How early is too early to devour a lobe of foie gras? It's never too early at Bunny, The Micro Bakery (technically, it opens at 7 a.m.). Here, chef and owner Iliana Regan offers "accessible" versions of the fine dining fare that earned her a Michelin star at Elizabeth.
"The concept of Bunny was to take things that people love [at Elizabeth] and put it in an everyday setting," Regan says. "Aside from the mushroom tea that I've been making since I had my underground dinners, I think it's one of the purest representations of us." She's referring to the foie gras toast that has been flooding Instagram since Bunny opened in late January.
It all started with Regan's affinity for owls—the majestic creature that acted as a symbol for the farm-to-table movement and also became a symbol for the Lincoln Square restaurant. After it opened in 2013, guests began gifting her owls, from ceramic figurines to owl-shaped ice molds that Regan decided to use for foie gras service. The foie is cured and set into the mold, and sold in sets of two for $20 as a supplement to the tasting menu. Each pair of owls is served with rounds of house-made brioche and seasonal jam.
"It's something that people often expect on tasting menus. I'm sure there are people who would argue with that statement, but I think that there's this trinity of fine dining: Foie gras, caviar and truffles," Regan says. "I have continually gone back to foie gras here and there for different reasons; just because I actually do enjoy it, and I think its one of those things that is very satisfying to have with brioche, something tart and sweet."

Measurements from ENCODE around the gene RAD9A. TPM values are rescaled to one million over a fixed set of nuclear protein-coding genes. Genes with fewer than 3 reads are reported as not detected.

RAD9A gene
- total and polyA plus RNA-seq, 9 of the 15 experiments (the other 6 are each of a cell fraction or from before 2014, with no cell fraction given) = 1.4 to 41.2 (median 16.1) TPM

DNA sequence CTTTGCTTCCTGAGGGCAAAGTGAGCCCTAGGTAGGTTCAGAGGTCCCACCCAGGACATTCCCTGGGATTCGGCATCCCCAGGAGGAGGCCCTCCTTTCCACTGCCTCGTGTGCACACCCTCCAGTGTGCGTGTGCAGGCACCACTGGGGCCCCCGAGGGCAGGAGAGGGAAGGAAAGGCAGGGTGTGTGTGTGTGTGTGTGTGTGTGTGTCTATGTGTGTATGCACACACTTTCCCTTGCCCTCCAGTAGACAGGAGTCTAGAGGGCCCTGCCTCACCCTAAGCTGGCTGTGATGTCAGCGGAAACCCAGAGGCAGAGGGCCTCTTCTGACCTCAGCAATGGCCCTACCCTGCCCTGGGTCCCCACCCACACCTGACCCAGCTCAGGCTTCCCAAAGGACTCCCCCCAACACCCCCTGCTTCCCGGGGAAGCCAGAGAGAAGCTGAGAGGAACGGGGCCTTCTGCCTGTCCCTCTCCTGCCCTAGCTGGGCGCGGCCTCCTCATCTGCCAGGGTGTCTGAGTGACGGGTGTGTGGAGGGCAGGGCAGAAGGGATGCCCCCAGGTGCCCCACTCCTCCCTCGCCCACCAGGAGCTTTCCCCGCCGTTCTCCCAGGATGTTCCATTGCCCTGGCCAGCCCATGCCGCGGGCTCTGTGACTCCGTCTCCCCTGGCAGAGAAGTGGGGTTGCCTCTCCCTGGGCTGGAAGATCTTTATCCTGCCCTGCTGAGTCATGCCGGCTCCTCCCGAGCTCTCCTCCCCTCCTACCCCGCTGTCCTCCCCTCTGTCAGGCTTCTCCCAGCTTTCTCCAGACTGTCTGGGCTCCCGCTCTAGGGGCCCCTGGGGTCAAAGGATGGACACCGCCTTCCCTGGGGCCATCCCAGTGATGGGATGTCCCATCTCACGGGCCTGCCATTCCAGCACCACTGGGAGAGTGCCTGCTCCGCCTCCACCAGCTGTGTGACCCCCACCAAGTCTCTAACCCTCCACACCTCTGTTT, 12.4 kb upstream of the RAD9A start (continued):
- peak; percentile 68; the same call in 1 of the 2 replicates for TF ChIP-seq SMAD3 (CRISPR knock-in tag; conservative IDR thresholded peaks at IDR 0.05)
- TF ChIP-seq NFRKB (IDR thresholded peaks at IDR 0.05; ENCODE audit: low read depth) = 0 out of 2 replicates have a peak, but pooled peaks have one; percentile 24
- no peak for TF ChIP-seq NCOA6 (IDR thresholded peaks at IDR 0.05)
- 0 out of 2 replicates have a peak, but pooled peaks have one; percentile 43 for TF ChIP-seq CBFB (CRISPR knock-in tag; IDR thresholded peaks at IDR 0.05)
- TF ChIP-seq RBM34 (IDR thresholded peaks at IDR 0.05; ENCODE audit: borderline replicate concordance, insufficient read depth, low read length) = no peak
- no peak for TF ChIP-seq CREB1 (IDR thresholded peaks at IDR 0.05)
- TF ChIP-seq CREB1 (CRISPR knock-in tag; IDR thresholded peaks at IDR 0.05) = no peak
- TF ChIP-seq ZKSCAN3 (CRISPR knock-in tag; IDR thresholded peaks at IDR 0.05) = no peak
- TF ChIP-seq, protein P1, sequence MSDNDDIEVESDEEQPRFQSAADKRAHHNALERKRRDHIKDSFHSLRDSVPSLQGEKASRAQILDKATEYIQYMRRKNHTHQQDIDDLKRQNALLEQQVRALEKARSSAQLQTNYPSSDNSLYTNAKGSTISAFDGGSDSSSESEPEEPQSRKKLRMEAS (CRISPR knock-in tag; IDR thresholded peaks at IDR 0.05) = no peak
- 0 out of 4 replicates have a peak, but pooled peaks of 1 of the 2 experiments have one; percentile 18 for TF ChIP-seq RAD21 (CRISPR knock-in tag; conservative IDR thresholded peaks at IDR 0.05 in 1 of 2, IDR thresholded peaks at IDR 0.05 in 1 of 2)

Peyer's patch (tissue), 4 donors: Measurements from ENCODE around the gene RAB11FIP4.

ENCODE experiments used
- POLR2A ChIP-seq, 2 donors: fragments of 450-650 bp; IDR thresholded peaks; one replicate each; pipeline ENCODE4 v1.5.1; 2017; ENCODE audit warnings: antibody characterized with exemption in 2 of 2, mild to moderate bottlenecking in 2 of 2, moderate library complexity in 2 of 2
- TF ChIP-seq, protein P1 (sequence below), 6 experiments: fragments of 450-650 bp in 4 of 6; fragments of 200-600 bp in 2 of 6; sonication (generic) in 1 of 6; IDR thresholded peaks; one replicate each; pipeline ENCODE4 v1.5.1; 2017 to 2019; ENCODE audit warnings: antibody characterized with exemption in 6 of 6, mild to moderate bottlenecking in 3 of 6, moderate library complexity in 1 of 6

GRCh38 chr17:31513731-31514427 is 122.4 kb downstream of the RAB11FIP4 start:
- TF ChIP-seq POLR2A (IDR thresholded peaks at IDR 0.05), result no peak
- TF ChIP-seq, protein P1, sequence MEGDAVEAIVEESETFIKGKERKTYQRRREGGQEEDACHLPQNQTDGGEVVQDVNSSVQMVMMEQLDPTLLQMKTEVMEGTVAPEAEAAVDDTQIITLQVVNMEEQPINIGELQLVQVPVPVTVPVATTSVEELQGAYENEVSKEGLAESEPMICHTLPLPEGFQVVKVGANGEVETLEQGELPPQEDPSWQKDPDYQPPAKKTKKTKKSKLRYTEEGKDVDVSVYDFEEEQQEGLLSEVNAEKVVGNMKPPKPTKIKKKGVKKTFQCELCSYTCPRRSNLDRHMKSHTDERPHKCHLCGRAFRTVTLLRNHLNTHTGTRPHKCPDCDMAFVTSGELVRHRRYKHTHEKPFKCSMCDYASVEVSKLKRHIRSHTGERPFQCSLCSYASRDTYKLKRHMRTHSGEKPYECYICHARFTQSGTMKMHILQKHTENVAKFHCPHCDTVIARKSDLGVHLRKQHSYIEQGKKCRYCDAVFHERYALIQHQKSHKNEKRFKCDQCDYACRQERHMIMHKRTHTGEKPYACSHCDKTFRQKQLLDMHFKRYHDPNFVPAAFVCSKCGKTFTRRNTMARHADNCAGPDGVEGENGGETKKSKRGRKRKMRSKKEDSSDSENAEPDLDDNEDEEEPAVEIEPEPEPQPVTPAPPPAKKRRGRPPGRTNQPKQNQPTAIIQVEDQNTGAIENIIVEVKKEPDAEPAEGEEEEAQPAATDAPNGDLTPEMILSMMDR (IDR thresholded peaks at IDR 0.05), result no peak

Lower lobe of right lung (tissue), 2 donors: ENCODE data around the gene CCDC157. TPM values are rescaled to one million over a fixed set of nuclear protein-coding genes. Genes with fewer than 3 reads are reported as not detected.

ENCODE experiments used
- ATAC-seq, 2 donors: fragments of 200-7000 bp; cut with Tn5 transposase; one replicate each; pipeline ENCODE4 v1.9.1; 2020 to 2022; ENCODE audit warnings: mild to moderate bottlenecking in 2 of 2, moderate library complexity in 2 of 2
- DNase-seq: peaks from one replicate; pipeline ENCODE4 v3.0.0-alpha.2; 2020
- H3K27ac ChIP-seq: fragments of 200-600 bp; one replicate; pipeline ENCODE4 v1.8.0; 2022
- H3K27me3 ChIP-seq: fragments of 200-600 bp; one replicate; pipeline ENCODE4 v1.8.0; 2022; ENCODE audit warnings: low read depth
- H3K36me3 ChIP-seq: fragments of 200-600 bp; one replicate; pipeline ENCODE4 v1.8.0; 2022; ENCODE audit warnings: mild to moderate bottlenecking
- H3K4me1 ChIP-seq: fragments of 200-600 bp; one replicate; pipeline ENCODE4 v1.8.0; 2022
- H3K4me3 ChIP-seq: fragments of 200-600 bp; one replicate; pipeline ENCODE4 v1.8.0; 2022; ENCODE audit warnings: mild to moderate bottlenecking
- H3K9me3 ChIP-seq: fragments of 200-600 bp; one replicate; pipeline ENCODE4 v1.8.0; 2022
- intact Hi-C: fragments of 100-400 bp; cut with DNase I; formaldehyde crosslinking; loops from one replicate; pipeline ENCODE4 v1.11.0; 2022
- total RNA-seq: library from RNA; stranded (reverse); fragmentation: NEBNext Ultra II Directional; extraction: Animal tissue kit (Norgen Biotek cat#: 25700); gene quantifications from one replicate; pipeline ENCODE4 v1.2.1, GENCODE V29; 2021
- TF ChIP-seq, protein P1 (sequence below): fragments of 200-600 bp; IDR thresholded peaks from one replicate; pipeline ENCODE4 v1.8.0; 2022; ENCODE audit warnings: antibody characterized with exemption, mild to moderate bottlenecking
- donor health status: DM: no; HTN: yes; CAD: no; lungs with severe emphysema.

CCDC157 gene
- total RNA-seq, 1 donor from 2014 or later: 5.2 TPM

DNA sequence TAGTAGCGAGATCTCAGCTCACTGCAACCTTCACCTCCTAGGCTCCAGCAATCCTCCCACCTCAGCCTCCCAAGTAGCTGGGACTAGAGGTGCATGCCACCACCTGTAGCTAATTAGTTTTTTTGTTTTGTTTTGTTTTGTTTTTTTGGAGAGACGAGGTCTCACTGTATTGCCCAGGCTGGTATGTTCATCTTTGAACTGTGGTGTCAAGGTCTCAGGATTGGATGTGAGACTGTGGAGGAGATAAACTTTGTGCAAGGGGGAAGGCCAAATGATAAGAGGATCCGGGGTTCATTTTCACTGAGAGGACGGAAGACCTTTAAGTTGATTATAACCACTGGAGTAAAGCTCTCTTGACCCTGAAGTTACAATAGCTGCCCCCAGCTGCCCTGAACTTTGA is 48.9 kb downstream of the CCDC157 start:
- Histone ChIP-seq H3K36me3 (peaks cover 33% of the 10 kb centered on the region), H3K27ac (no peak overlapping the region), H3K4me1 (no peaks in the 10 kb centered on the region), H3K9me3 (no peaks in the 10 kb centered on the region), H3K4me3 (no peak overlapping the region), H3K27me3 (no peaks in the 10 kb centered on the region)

Foie is the only member of the trinity that made it onto the menu at Bunny, as the dish is a representation of both its fine dining roots and both spaces' commitments to scratch ingredients. As she juggles running both the bakery and restaurant, Regan's days start at 4 a.m., when she arrives at the bakery to make brioche donuts, brioche bread as well as sourdough boules. She stays at the bakery, preparing orders of seaweed sourdough toast with salmon poke and beef tartare toad-in-the-hole, until 2 or 3 p.m. before jetting off for an hour-long nap and returning for dinner service at Elizabeth.
"At least seven out of ten customers that come in put their food down and get out their phones."
However, opening a bakery was never in Regan's plans. "It was more of a thing for me that developed into an obsession and love; when I started to get involved with naturally leavened breads, I just fell in love with it," she says. This evolved into her now famous donuts, which took a year to perfect, as well as the bread—a simple recipe that includes high-gluten flour, bread starter, buttermilk, yeast, local eggs and lots of butter baked in a 425-degree oven. The jam recipe is also simple, relying on local berries or imported red raspberries with a bit of sugar, red wine vinegar and salt to result in a more tart than sweet spread.
Each order of foie gras toast gets the same level of attention. Starting with a slice of freshly baked bread that is seared in a skillet with a bit of butter rather than toasted to result in caramelized crust with a custardy center, Regan compares it to French toast without the egg bath. It is dressed in jam and one foie gras owl that takes a quick trip under the Searzall. From there, expect the toast to make an appearance on the bakery's front table for a quick photo shoot before being devoured.
"I would say at least seven out of ten customers that come in put their food down and get out their phones—that's been really pretty awesome for unintentional customer-driven marketing," Regan says.
Even customers who have never tried foie gras are driven towards the adorable toast. Regan compares it to the Hot Doug's phenomenon of people lining up down the blocks to get a duck sausage topped with foie. It's a way for customers who can't afford a $100 tasting menu to take a bite out of the gourmet life.